History of Jomon Study

Collections of Morse
from The Shell Mounds of Omori

| Keiji Imamura |

Edward Sylvester Morse who was researching shellfish in America planned a research project for Brachiopoda in Japan, where they were abundant. He left San Francisco on May 29th, 1877 (10th year of Meiji) and arrived in Yokohama on June 18th. He took a train from Yokohama to Tokyo on June 20th, and from the window he saw layers of shell exposed on the left cliff of the railroad. The site was shortly after the train passed Omori Station, and he thought at once that it was an ancient shell mound.

Two months before his arrival in Japan, the University of Tokyo was established in April, 1877. When Morse came to Tokyo, he was unexpectedly invited to join members of faculty as a professor of biology and physiology, in the Science Department at the University of Tokyo. The position given from the University was very fortunate for his research of Brachiopoda, and it assured him an advantageous status and funds in order to carry out excavations at the shell mounds of Omori.

The excavations were done several times from September to November in 1877. There are no records of those details. However, judging from a record that the total sum of warranty paid to the landowner was fifty yen (equivalent to fifty dollars in those days), the scale of the excavations seems fairly large.

The materials found from the excavations were mainly pottery, stone tools, bone tools, and animal and human bones. They were displayed at the newly founded university museum in 1879. Those pottery vessels found at the site can be classified into Horinouchi Type, Kasori B Type, Angyo Type, and they range from the Late to the beginning of the Final Jomon in the current periodization?

The report on collected materials at Omori was published both in English and Japanese. The English edition, "The Shell Mounds of Omori," was issued in July, 1879 as Memoirs of the Science Department, University of Tokyo, Japan volume 1 part 1. The Japanese edition, "Omori Kaikyo Kobutsu-hen," was issued in December of the same year.

In Morse's report on his excavations, the illustrations of artifacts were drawn in the same reduced scale in order to show them as objectively as possible. For pottery vessels, the way of making and the trace of use are observed carefully. The uses were also estimated, and the number of vessels found were counted according to their different uses. These were all new attempts made at that time. However, those approaches and viewpoints did not take precedence in Japanese archaeology of that time. It was only a while after World War II that the importance of those approaches and viewpoints were recognized and used consciously. In his report, Morse mentioned that the cross section of tibias is flat, a currently well-known feature of Jomon bones. He also pointed out the existence of cannibalism in the Jomon period from crashed and charred bones. Besides all of those points he made, his analysis on his specialized field of shell was especially made in detail. Based on his observation of shells, he estimated the early date of the site and how the environment changed, and he mentioned the characteristics and the similarities of the shell mounds compared to others in the world. He also emphasized the importance of protection of the cultural properties, and lamented that many of precious cultural properties of Japan were being brought abroad. He had respect for them more than Japanese of that time.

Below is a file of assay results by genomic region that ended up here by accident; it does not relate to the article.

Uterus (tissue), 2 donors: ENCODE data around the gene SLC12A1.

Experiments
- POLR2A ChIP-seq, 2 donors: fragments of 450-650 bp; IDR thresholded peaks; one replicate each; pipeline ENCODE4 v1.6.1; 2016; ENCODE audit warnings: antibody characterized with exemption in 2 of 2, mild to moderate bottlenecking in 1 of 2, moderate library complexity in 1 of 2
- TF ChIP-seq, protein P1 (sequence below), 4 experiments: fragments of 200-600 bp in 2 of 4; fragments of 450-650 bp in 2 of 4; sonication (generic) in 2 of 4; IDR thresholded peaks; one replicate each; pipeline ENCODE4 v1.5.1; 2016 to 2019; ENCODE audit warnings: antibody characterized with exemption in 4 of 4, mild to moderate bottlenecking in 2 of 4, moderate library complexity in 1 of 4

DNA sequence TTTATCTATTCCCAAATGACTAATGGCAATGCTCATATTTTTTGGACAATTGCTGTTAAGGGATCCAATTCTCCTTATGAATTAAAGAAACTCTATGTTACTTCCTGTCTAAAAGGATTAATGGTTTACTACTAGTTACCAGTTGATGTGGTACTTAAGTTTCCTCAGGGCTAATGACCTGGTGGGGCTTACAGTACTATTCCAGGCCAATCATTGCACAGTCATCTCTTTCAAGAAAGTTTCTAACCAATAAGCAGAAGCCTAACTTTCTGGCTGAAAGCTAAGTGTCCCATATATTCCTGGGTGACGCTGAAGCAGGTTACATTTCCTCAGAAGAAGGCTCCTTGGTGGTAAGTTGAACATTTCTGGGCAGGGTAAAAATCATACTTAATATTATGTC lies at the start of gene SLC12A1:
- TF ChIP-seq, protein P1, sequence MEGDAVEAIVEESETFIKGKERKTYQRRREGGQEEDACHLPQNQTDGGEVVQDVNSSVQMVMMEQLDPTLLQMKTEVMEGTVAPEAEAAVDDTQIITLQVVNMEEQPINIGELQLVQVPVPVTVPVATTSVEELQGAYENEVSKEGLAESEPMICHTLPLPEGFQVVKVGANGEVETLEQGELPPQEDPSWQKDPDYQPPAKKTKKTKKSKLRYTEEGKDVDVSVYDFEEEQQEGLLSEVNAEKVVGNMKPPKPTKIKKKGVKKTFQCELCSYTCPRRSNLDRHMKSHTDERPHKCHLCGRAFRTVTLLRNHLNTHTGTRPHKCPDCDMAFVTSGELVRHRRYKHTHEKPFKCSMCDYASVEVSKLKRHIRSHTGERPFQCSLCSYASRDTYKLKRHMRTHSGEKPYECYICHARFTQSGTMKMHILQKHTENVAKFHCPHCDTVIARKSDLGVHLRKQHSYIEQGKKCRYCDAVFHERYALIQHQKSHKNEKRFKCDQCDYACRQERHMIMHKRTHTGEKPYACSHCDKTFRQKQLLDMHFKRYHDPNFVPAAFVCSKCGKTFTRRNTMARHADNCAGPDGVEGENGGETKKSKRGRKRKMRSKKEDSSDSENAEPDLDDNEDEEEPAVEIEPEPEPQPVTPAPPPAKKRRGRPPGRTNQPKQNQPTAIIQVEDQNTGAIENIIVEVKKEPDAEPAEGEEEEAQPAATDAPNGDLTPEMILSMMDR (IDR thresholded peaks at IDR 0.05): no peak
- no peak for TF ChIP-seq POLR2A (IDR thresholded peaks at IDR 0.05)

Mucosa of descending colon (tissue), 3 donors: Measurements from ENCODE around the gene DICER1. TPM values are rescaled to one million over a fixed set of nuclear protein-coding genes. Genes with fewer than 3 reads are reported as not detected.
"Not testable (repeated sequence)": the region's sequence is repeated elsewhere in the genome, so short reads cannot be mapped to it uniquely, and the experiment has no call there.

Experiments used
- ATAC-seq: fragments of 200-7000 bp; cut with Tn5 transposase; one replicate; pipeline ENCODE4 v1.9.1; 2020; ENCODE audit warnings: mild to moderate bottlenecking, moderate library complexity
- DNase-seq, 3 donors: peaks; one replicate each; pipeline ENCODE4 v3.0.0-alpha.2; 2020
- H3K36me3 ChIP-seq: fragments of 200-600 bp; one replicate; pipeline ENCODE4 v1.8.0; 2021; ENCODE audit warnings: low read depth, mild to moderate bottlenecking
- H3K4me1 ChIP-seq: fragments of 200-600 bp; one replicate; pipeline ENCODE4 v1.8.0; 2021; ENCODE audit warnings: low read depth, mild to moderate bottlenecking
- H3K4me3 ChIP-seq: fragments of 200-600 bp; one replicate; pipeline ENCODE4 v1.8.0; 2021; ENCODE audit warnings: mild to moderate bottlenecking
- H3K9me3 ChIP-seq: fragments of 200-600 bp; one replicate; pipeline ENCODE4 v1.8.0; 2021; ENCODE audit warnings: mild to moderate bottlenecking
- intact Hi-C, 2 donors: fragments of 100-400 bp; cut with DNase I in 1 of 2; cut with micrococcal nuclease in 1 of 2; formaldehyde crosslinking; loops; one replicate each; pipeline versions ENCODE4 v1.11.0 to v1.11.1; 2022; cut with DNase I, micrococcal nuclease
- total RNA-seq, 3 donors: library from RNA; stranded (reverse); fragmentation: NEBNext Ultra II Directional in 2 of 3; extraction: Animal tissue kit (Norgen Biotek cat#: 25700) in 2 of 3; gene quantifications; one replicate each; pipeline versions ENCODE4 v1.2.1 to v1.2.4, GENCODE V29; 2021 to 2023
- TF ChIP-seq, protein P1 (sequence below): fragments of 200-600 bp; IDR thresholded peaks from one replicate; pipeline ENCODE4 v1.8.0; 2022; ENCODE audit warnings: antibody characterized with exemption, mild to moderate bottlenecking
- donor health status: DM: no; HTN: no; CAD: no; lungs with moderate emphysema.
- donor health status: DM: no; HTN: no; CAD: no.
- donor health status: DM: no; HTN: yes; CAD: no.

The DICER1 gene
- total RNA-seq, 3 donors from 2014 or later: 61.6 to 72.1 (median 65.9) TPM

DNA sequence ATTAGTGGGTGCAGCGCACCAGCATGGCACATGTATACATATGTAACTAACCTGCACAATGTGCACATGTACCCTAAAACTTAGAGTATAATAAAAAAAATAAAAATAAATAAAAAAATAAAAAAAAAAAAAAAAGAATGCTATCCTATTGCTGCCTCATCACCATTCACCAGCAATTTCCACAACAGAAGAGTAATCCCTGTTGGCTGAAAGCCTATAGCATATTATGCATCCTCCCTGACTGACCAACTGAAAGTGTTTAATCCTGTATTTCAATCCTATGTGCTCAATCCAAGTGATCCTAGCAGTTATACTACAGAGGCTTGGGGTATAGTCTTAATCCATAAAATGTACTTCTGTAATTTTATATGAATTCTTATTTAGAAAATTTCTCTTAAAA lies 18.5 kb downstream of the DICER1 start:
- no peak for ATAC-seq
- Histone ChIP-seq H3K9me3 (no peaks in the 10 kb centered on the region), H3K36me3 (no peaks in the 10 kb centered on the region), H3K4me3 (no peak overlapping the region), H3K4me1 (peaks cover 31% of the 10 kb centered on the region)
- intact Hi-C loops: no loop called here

Morse once left Japan soon after the publication of the report in English, and came back in 1882 to collect historic ceramics and folk crafts for half a year. Since 1880, he was the chief curator of the Peabody Museum in Massachusetts, and the earliest collection of folk artifacts by Morse is now very important for Japanese folklore.

Morse loved Japan and the University of Tokyo through his life. When he heard that the University Library had been ruined by the Great Kanto Earthquake in 1923, he made a will to donate his entire collection of books. One can still find those books with his stamp on it in the University Library.
It was 1929 that a monument of "The Shell Mounds of Omori" was built at 6-choume, Oi, in Shinagawa-ku. In the next year, the other monument was built at another spot near Omori Station. The former one is where Morse actually excavated. Later, both places were designated as National Historic Sites, and all of the specimens stored in the Department of Anthropology and Prehistory, The University Museum, The University of Tokyo were designated as National Important Cultural Properties in 1975.

The excavation at the shell mounds of Omori was not only the beginning of the scientific archaeology and anthropology in Japan, but also it was one of the earliest excavations of the shell mounds in the world. It was fortuitous that Morse had experience of excavations of the shell mounds in Florida with J. Wyman, a pioneer of the field. The excavation at Omori was typical of early academic activities of the University of Tokyo. Morse did not carry out his research with documents alone, but rather picked research subjects outdoors and systematically observed and recorded the results. His approach was the real introduction of the method and spirit of modern science applicable to all academic fields.